Justice Ginsburg shows us (again) that law is not politics

I have decried the calls for Justice Ginsburg to resign and the blatantly political calculations that drive those calls. See here and here. In a rare interview with the New York Times on Sunday, Ginsburg explains that she will retire when her health declines and not before. She is unconcerned with the political leanings of the President who will nominate her successor. And that is true even though the Justice believes that the present Court is unusually activist.

Thanks to Justice Ginsburg, even legal realists (like me) can still believe that law is not politics.

RGK

PS Again, thanks to How Appealing. What an incredible free resource.

4 responses

  1. It is all fine and dandy for Justice Ginsberg to await her final hours before retiring and not do so based upon the nature of her likely successor. But, take note that you would never hear such a statement from any of the conservative justices, which explains why the liberals of the world will always lose these battles over the ideological control of the federal judiciary. They simply are not willing to do what needs to be done, particularly on appointments. This is perhaps one of the least-covered and publicized political stories of our times.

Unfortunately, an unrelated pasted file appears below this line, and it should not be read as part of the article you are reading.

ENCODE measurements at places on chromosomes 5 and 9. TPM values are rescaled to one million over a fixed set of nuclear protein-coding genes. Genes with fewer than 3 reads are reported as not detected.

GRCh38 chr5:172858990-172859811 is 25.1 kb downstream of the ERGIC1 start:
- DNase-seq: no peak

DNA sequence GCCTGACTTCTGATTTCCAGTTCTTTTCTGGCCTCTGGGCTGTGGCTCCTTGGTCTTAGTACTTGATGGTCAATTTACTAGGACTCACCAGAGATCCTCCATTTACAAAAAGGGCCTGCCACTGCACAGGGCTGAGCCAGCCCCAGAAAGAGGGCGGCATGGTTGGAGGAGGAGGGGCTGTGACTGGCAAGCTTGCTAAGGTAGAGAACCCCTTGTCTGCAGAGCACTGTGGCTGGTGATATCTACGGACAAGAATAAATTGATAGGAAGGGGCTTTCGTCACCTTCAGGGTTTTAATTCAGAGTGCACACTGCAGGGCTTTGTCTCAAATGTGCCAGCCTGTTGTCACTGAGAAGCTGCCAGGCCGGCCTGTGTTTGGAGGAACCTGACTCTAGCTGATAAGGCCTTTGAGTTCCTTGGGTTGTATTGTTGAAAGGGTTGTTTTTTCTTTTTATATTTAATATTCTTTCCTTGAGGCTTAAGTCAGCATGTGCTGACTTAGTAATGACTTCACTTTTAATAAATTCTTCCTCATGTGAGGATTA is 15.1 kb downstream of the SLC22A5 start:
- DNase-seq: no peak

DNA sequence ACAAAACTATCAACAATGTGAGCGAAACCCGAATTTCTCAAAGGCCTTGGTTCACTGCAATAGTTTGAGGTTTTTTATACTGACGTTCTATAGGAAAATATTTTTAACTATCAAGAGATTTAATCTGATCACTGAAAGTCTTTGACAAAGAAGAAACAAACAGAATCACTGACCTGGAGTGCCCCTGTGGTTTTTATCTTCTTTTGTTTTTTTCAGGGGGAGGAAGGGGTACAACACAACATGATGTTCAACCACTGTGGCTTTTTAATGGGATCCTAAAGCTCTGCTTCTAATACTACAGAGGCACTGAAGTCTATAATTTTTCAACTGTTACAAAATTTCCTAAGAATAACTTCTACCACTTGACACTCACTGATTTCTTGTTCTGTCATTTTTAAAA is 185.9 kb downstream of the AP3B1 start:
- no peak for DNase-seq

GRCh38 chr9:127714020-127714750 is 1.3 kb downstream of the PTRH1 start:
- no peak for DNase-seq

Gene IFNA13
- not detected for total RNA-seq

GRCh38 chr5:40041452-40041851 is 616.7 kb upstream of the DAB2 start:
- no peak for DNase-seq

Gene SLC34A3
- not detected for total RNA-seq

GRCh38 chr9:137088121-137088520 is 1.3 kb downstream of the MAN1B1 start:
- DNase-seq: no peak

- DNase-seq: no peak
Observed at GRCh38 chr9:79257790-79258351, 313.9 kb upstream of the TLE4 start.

2. A couple of thoughts, perhaps a bit off the wall. First, Mr Stowers’ remark is interesting, in that he’s making exactly the same argument for why, according to some circles, conservatives are doomed to lose: conservatives are all about principle, while liberals are all about doing what it takes to win.

    Second, law is politics. At least civil law (as opposed to natural law) is, as civil law is our attempt to animate natural law in the context of community and nation. And that’s an entirely political activity.

    Oh, wait–you meant politics.

    Eric Hines

  3. Pingback: Just like federal trial judges, law professors can be both pompous and amusing at the same time « Hercules and the umpire.

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